The internet has not been kind in its appraisal of Rufus King's The Case of the Constant God (1938), not as a detective story anyway, noting that it was "unusual downbeat" and "moderately amusing" but also "not quite fair play" and "not much fun to read," while Robert Adey deigned the book worthy of extra praise in Locked Room Murders and Other Impossible crimes (1991) – saying that King appears here as "a writer of the first rank" and expresses his surprise "that he is so comparatively little known." Needless to say, this propelled the book to the upper echelons of my Most Wanted list and I have to admit that having identified the book as a locked room mystery helped in shelling out the bounty for its capture. Besides, would a book with the title Locked Room Murders tell a lie to me? (said he, with the conviction of a raving lunatic).

But enough of this palaver, let's get this show on the road and that's where this unusual case begins for King's series detective, Lieutenant Valcour, where a Mr. Blodgett witnesses a corpse being driven around the city by two men. A routine check on the vehicle, combined with the description of the suspects, identifies them as Artemus Todd and Jonathan Alder, crumbs of the upper crust of the Long Island society, which makes it also an unlikely story. After all, people like that are not in the habit of picking up hitchhikers, let alone ones that need to be dropped off at the morgue, and that's when King puts the plot in reverse and backs up into a flashback.

We learn that the name of the stiff in the backseat was Sigurd Repellen, a nasty blackmailer who dipped his pen in the same venomous inkwell as Charles Augustus Milverton and James Chigwell, morally responsible for the tragic suicide of Jenny Alder – Jonathan’s loving wife and Todd's darling daughter. They accidentally killed him when they threw him against a bust of Emperor Nero and slumped down to the floor. Justifiably homicide? Morally, perhaps, but the family had made plans, conspired and that gives a prosecutor an opening to argue that the outcome would’ve been the same. Ergo, a murder charge. They decide to expunge the evidence, dump the body and lay down until the trails grows cold, but, as we learned from the opening chapter, it's a bust from almost the get go. The first half of the story can be summed up as an inverted mystery, in which we follow both Valcour and the Alder-Todd household as each is taking their measures against one another, but this was the least interesting portion of the book.

The pace was picked up when Repellen's remains were discovered and the medical examiner extracted not only a bullet from the blackguard's heart but also a completely different story. As a final act in this drama we see Alder and Todd taking flight to sea aboard their yacht, while Valcour soared above them in a seaplane before coming down from the sky like a bird of prey. This is my favorite part of the book and offers a nifty, fairly clued impossible problem of a stowaway, whom Valcour believes to be the murderer, but is not found when the boat was turned inside out. As a matter of fact, it was this impossible disappearance from an ocean-bound yacht that saved me from having to put this book away with a lingering sense of disappointment. Plot wise, it was the only part that was done right. The murderer could've been a nice surprise, which, admittedly, was a clever play on the least-likely-suspect gambit, but not enough clues were stowawayed on its pages to pull it off in a satisfactory manner.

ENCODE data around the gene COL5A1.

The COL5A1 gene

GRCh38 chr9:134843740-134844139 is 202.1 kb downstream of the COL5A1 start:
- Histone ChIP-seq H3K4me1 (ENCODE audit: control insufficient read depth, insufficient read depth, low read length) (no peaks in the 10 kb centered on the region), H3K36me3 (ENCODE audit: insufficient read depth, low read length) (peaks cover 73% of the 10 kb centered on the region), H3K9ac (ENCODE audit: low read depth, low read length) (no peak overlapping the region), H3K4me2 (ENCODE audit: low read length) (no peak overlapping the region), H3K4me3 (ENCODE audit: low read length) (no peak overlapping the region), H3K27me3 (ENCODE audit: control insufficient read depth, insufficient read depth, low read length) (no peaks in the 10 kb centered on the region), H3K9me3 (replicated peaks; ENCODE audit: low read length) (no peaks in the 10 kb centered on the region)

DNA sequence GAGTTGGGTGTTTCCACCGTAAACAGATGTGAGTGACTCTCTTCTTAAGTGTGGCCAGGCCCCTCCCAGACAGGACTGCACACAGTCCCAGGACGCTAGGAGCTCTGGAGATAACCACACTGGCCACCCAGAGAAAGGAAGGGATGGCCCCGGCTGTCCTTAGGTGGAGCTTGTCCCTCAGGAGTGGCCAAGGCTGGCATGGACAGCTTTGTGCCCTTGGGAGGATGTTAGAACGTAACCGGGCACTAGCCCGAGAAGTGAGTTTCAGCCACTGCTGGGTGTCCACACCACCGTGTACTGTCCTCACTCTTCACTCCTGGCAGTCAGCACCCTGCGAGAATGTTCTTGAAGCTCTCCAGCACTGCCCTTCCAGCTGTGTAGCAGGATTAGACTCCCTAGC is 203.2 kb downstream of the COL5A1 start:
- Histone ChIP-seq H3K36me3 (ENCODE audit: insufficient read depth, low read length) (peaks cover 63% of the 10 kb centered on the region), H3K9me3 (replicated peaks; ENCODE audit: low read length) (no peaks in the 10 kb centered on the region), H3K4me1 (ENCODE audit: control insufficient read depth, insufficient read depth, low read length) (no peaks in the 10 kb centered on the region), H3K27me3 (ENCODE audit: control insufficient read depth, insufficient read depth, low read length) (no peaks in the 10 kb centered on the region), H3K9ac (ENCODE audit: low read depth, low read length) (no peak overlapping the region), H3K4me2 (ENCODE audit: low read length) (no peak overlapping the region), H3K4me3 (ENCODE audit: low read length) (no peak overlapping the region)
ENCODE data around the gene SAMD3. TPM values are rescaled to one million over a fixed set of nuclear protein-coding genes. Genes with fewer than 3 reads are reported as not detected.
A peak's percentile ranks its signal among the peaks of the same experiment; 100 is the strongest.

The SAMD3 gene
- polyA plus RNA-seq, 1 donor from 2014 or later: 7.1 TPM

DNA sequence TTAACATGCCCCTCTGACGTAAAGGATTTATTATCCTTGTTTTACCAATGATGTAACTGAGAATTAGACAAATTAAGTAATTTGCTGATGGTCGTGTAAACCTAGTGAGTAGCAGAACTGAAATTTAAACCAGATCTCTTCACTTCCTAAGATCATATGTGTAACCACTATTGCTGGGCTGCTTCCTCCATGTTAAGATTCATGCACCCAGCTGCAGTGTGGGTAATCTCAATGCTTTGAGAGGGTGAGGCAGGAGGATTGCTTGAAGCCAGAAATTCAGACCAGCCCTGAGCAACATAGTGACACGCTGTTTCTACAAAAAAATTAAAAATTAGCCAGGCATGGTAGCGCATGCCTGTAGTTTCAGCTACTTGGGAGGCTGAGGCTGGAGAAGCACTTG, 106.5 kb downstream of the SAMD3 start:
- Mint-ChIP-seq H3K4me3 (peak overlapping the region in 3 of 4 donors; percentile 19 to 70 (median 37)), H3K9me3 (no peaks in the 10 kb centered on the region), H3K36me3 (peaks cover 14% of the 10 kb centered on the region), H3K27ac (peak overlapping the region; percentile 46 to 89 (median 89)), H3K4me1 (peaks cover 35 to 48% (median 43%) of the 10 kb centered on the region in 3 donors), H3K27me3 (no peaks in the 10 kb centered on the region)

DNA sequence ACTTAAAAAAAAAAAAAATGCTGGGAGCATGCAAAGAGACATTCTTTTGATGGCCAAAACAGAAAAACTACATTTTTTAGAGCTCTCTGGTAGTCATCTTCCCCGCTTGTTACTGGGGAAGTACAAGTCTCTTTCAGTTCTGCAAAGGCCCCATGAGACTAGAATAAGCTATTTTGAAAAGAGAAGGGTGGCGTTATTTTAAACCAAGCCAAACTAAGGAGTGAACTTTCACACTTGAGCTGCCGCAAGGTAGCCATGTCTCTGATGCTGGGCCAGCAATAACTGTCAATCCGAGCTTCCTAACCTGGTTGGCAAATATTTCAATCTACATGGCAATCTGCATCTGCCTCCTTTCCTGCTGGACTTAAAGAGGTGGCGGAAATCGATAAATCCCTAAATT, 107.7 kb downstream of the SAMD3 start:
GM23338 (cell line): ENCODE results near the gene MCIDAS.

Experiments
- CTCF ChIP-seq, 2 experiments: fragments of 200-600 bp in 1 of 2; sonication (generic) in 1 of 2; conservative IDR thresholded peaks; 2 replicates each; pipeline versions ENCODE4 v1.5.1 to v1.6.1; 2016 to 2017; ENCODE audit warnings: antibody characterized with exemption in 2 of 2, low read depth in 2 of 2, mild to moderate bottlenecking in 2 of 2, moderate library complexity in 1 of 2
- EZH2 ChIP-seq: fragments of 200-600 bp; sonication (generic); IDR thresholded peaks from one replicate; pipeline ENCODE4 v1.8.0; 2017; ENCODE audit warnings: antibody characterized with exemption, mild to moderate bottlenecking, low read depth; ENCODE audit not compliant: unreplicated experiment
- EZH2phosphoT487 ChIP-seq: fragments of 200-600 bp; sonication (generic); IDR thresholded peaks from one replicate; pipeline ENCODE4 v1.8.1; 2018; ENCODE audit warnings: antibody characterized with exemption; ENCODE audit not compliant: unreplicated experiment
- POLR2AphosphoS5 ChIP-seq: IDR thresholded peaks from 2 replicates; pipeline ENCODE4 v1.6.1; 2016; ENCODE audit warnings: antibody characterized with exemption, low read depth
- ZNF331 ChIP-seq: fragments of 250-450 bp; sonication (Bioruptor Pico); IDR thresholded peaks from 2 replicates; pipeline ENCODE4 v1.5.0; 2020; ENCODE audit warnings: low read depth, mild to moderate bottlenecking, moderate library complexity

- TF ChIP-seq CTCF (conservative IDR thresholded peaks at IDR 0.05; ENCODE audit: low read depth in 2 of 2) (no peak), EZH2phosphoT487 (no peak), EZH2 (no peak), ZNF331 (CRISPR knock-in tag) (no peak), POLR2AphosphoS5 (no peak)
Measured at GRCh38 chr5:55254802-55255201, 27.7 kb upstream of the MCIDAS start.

All in all, The Case of the Constant God is a readable, offbeat crime novel, but not one that's particular memorable, challenging or engaging.

This was only my second Lieutenant Valcour book, the first being the unconventional Murder by the Clock (1929), but from these I have gotten the impression that Rufus King was sort of a poor man's Ellery Queen – which may explain his neglect. I know there are mystery fans who have an high opinion of King, but I don't see in those two titles. 

Note: the post title is a reference to one of the Detective Conan movies, Strategy Above the Depths (2005). 


The Labyrinthine-Shaped Enigma

"What we need is some fearless iconoclast who will come out boldly against this damnable tyranny, saying Fiction is stranger than truth.’"
- Henri Bencolin (The Lost Gallows, 1931)
When the 20th century dawned, there was hope that science and reason would usher in an age of reason. It was to be an era in which logic and education would expel the hobgoblins from the dark nooks and crannies of our minds, like a nightmare after turning on a bedside lamp, but humans are a stubborn breed and dragging them from a hansom cab to shove them into a space shuttle was not enough to make them stop believing in ghosts and miracles.

An example of such a miracle in modern times can be found in the belly of Monte Verita (Hill of Truth), situated in the Swiss town Ascona, where a mystic proclaiming to be the reincarnation of Christian Rosenkreutz, the founder of the Rosicrucian Order, settled down in the mountain during the early 1900s, however, the locals were anything but hospitable towards them and their leader decided to lock himself up in a grotto – in order to reflect, meditate and pray. The entrance of the grotto was sealed with rocks, nobody was able to get in or out, but when they returned, after four days, to release their leader from his self-imposed imprisonment, all they found was an empty cavern! His disappearance was left unexplained, but even greater mysteries lay ahead when the town, in 1938, hosted a worldwide convention on the detective story and thus begins Jean-Paul Török's L'enigme du Monte Verita (The Riddle of Monte Verita, 2007) – a well-written homage to John Dickson Carr with a plot that twists and turns like an insomniac snake.